US embassy cable - 05ADDISABABA3915

ETHIOPIA: VOA ON THE HOT SEAT

Identifier: 05ADDISABABA3915
Wikileaks: View 05ADDISABABA3915 at Wikileaks.org
Origin: Embassy Addis Ababa
Created: 2005-11-22 13:53:00
Classification: UNCLASSIFIED//FOR OFFICIAL USE ONLY
Tags: PHUM KDEM KPAO PREL ET VOA
Redacted: This cable was not redacted by Wikileaks.
This record is a partial extract of the original cable. The full text of the original cable is not available.

UNCLAS SECTION 01 OF 02 ADDIS ABABA 003915 
 
SIPDIS 
 
SENSITIVE 
 
DEPT FOR AF/E (SCHOFIELD, GAREY), AF/PD 
LONDON, PARIS, ROME FOR AFRICA WATCHERS 
 
E.O. 12958: N/A 
TAGS: PHUM, KDEM, KPAO, PREL, ET, VOA 
SUBJECT:  ETHIOPIA:  VOA ON THE HOT SEAT 
 
REF:  ADDIS ABABA 3852 
 
SENSITIVE BUT UNCLASSIFIED; PLEASE HANDLE ACCORDINGLY. 
 
1.  (U) SUMMARY: A November 15 meeting with State Minister 
of Foreign Affairs Tekeda Alemu provided the opportunity for 
the Charge to discuss the Government of Ethiopia's concerns 
regarding reporting by the VOA's Amharic      Service, as 
well as larger issues of GOE press outreach and its 
relationship with the private media (other topics discussed 
reported SEPTEL).  The State Minister's views on both issues 
do not indicate that quick fixes are likely on either.  END 
SUMMARY. 
 
2.  (SBU) During a meeting called by State Minister Tekeda, 
the Charge raised GOE concerns about VOA Amharic service 
reporting; the State Minister hat send two letters on the 
subject within the past two weeks (the first reported 
REFTEL).  The Charge said that the Embassy takes charges of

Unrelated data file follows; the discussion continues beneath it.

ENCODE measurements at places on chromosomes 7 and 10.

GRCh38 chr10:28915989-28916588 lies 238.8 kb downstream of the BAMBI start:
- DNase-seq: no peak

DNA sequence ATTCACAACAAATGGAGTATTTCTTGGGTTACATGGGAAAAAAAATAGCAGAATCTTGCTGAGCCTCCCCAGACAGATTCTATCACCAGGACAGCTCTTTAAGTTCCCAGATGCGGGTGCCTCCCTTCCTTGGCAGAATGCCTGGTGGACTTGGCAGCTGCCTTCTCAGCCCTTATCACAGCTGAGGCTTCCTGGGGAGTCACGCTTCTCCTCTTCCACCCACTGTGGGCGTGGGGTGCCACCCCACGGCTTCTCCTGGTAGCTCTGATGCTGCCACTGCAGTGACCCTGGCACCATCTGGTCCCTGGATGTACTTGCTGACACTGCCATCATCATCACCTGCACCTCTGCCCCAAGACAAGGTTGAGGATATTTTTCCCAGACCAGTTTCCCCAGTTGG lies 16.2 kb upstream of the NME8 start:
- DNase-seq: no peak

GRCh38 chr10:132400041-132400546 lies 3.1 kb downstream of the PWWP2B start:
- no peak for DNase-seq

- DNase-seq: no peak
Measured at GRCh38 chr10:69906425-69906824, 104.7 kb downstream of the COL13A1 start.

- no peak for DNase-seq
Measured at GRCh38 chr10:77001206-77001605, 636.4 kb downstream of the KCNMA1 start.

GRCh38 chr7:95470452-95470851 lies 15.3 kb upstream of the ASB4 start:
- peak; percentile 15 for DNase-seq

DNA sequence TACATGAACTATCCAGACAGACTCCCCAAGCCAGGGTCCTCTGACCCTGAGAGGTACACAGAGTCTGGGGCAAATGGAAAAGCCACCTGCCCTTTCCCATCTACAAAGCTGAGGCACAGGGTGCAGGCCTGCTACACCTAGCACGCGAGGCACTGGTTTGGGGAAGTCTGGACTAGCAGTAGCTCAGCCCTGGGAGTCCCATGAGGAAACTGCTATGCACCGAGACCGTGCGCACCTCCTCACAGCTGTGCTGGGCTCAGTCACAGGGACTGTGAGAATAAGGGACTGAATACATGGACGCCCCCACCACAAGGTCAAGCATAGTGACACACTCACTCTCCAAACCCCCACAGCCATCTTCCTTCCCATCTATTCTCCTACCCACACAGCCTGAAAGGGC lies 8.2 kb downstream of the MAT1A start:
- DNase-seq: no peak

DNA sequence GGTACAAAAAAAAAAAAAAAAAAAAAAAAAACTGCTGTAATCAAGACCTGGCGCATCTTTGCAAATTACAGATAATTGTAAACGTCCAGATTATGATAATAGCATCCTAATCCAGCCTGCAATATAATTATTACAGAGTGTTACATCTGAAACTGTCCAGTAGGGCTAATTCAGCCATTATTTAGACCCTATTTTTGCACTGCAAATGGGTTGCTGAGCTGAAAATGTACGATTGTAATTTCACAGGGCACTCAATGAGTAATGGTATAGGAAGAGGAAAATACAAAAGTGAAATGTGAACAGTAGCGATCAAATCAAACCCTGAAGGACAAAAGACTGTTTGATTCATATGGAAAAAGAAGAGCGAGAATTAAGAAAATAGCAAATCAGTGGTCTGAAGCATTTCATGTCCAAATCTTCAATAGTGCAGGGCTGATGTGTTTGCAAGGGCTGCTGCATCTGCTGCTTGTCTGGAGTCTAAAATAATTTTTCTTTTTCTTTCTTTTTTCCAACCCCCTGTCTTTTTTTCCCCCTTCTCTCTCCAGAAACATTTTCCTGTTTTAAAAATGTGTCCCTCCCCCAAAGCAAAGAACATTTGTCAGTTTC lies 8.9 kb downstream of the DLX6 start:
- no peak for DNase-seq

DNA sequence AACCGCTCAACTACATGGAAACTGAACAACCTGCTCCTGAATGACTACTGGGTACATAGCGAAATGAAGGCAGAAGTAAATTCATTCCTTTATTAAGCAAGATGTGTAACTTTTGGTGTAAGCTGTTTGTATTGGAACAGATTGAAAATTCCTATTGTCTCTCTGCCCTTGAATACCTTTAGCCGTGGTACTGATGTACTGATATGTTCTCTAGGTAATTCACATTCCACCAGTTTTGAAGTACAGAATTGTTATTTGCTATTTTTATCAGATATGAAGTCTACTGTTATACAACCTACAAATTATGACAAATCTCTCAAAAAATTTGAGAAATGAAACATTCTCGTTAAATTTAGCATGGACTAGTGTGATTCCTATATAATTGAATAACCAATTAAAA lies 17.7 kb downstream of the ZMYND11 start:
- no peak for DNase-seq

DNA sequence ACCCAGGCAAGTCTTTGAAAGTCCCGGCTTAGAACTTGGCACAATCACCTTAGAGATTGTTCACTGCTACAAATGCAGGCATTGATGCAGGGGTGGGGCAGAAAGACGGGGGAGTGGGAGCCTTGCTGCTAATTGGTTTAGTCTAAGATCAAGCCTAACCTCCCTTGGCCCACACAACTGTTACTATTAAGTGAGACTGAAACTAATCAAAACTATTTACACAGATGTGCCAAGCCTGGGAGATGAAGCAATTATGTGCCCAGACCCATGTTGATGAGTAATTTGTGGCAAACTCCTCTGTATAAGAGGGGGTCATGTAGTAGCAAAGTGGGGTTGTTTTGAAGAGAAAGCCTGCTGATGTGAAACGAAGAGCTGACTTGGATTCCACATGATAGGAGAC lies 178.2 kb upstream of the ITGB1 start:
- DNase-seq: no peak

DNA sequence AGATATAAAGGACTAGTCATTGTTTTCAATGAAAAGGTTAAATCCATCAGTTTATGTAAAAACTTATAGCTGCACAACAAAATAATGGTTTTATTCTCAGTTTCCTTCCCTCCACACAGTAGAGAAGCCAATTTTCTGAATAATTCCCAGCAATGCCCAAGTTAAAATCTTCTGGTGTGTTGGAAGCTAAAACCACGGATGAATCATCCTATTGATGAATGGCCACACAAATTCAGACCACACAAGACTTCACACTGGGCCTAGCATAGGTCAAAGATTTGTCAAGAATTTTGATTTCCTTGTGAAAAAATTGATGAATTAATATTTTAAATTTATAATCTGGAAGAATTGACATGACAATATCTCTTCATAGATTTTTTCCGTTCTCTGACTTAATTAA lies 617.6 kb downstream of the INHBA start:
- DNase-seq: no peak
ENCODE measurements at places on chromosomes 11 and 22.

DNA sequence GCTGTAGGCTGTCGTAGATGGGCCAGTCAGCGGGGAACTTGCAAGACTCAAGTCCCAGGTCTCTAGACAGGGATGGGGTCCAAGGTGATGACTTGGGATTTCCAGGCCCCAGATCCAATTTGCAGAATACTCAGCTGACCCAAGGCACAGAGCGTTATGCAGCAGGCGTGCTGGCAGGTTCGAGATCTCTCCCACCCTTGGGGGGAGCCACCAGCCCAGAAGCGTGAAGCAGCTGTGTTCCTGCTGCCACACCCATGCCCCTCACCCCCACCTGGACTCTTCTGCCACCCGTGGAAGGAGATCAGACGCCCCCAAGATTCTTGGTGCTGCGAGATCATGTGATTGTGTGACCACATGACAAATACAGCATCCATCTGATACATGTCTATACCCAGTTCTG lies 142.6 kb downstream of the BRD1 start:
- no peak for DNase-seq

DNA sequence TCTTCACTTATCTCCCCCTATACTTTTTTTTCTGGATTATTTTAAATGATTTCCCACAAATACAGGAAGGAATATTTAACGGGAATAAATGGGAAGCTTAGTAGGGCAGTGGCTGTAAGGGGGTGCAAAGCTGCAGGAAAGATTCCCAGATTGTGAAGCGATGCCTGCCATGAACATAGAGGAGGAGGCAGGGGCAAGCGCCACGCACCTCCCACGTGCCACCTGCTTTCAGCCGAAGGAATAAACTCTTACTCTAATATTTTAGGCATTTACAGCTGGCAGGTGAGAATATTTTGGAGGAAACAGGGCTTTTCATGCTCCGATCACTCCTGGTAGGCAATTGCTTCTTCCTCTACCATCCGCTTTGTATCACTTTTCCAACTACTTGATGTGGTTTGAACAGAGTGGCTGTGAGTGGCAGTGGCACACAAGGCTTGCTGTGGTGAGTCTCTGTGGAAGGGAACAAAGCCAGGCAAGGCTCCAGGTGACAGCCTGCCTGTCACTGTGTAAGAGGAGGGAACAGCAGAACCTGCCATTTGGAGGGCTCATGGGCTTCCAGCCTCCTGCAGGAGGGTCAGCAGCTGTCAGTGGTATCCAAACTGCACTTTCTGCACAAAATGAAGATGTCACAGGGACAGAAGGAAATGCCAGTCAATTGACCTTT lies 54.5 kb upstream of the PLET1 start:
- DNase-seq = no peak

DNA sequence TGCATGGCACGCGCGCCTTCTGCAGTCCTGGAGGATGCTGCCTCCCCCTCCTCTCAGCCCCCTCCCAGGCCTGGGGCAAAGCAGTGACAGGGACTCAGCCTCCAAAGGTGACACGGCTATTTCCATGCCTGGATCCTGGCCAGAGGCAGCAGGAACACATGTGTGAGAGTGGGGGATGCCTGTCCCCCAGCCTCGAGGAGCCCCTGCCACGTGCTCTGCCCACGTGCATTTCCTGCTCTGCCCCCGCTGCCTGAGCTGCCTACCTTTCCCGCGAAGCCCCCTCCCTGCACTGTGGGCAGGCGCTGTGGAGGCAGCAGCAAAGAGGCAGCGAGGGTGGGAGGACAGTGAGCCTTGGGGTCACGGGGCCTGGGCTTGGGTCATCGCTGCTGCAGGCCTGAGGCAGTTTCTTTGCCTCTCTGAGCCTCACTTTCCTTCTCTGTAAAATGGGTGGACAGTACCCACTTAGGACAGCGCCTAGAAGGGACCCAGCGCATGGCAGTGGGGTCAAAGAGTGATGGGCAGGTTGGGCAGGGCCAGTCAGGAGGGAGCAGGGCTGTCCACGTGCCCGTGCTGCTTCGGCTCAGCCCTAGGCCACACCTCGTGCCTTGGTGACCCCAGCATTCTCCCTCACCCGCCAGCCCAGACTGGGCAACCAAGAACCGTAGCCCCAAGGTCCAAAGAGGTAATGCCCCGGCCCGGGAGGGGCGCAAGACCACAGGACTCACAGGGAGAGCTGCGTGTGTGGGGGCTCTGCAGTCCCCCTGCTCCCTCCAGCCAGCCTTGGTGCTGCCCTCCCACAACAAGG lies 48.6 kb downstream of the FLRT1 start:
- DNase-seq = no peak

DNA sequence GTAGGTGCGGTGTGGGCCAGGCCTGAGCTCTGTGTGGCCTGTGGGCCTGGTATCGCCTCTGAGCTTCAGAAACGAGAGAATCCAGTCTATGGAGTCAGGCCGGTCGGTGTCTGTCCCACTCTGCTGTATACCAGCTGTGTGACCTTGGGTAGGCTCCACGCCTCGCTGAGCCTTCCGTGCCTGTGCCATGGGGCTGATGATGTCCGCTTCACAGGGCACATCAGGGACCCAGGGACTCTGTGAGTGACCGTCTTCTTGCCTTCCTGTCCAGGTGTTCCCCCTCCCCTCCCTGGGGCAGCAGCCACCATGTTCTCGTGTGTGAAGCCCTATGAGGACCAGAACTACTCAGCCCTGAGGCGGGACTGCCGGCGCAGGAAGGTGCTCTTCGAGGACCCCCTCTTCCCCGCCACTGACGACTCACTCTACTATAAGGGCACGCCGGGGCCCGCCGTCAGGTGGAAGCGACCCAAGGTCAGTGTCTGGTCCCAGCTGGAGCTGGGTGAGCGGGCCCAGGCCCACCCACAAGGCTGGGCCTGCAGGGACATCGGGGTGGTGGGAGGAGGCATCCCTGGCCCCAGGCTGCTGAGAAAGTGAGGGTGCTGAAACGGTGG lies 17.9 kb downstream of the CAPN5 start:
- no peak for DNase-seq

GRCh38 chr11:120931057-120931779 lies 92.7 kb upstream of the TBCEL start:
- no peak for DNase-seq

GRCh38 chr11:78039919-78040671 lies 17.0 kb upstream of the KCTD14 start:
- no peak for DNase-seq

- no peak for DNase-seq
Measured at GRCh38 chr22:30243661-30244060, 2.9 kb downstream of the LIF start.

biased reporting by the VOA seriously; she added that she 
also remains concerned that perceptions of bias may have 
spilled over into outright harassment of local VOA 
stringers, noting the October 26 attack on one. 
 
3.  (SBU) The State Minister responded that he knows that 
freedom of speech and of the press make GOE complaints on 
the subject "a delicate matter," and that he hoped his 
letters did not convey a message not intended, namely that 
the USG should in some way control or manage VOA reporting. 
Instead, he said, they were intended to alert the Charge 
that the VOA is "not working as a news outfit," but was 
instead "carrying out political activities intended to 
damage the EPRDF and the Ethiopian people with no sense of 
embarrassment or proportion."  He characterized VOA Amharic 
reporting as deeply imbalanced, saying that it intentionally 
sought out interlocutors who would comment negatively on the 
GOE; as an example, Tekeda cited recent stories that 
included accounts by weeping family members of those killed 
and detained in recent unrest.  He said that only an Amharic 
speaker could understand how deeply embedded the VOA's 
partisanship was in the Amharic language. 
 
4.  (SBU)  The Charge answered that she looked on his 
letters as a call for action; she said that she had already 
sent a request (REFTEL) seeking an impartial review of VOA 
Amharic reporting.  She added that the Embassy had already 
reviewed in detail the instance of perceived bias included 
in the State Minister's first letter, and noted that the 
English translation provided by the Ministry did not fully